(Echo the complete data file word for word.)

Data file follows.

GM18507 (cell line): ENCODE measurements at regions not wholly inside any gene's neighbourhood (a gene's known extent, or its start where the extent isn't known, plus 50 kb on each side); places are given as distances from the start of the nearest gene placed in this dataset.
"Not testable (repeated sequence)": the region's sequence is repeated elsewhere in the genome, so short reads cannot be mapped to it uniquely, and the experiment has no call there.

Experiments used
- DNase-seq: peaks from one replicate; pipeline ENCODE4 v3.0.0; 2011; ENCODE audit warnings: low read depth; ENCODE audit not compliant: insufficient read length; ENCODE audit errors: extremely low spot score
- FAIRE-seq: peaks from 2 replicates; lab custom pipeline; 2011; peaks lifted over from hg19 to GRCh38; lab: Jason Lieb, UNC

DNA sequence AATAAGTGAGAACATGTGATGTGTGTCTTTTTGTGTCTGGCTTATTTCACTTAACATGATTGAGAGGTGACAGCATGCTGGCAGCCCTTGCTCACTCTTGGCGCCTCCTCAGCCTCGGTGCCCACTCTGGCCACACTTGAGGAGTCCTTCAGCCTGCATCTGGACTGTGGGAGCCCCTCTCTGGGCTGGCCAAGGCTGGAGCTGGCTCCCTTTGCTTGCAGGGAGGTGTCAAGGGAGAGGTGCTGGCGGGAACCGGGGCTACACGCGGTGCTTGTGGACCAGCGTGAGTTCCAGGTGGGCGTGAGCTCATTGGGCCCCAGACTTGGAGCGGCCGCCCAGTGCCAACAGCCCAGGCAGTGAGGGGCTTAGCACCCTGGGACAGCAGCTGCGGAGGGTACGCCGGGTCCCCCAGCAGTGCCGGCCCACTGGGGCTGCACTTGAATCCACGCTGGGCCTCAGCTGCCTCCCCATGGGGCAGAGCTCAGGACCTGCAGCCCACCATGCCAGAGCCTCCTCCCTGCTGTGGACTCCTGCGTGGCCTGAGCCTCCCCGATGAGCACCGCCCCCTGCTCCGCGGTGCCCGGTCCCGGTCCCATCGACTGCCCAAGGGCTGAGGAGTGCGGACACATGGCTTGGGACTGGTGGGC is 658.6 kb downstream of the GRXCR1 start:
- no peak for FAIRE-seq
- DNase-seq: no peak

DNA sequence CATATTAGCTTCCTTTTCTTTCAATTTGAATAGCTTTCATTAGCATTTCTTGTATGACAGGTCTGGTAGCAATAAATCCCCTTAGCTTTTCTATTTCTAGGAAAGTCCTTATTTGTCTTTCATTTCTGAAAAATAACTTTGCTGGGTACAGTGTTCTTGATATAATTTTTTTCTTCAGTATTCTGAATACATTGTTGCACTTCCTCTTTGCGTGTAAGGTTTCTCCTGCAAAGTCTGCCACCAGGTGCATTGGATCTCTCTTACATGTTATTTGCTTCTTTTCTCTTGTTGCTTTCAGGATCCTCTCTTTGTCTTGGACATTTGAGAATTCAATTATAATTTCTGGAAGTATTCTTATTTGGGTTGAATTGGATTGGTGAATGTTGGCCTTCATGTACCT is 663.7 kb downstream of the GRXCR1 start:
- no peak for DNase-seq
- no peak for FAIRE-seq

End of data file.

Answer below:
GM18507 (cell line): ENCODE measurements at regions not wholly inside any gene's neighbourhood (a gene's known extent, or its start where the extent isn't known, plus 50 kb on each side); places are given as distances from the start of the nearest gene placed in this dataset.
"Not testable (repeated sequence)": the region's sequence is repeated elsewhere in the genome, so short reads cannot be mapped to it uniquely, and the experiment has no call there.

Experiments used
- DNase-seq: peaks from one replicate; pipeline ENCODE4 v3.0.0; 2011; ENCODE audit warnings: low read depth; ENCODE audit not compliant: insufficient read length; ENCODE audit errors: extremely low spot score
- FAIRE-seq: peaks from 2 replicates; lab custom pipeline; 2011; peaks lifted over from hg19 to GRCh38; lab: Jason Lieb, UNC

DNA sequence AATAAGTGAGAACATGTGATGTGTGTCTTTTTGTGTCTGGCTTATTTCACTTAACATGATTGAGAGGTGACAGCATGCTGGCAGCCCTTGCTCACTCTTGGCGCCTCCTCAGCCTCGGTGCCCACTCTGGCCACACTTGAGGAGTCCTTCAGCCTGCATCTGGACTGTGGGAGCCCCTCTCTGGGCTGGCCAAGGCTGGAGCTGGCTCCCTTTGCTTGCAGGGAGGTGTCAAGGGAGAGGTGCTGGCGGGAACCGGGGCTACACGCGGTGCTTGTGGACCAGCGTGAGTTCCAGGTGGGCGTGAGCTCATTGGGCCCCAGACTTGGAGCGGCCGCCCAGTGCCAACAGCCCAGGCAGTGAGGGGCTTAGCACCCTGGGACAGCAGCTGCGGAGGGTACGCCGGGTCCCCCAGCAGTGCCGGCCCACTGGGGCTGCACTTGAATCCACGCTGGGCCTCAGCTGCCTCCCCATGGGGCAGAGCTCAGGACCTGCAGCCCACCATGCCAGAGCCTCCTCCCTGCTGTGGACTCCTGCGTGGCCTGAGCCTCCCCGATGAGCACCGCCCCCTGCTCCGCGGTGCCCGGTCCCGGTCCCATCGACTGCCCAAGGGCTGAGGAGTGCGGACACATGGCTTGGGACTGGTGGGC is 658.6 kb downstream of the GRXCR1 start:
- no peak for FAIRE-seq
- DNase-seq: no peak

DNA sequence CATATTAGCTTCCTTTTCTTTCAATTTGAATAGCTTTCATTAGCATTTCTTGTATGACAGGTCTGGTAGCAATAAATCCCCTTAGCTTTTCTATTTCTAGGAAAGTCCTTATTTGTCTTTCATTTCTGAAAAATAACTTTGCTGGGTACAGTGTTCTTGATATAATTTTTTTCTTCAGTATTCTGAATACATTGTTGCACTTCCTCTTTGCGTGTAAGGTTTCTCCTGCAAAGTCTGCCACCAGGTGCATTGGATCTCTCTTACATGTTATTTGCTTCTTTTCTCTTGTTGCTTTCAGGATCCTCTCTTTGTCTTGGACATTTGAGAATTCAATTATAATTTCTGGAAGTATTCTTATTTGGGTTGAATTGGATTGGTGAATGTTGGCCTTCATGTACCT is 663.7 kb downstream of the GRXCR1 start:
- no peak for DNase-seq
- no peak for FAIRE-seq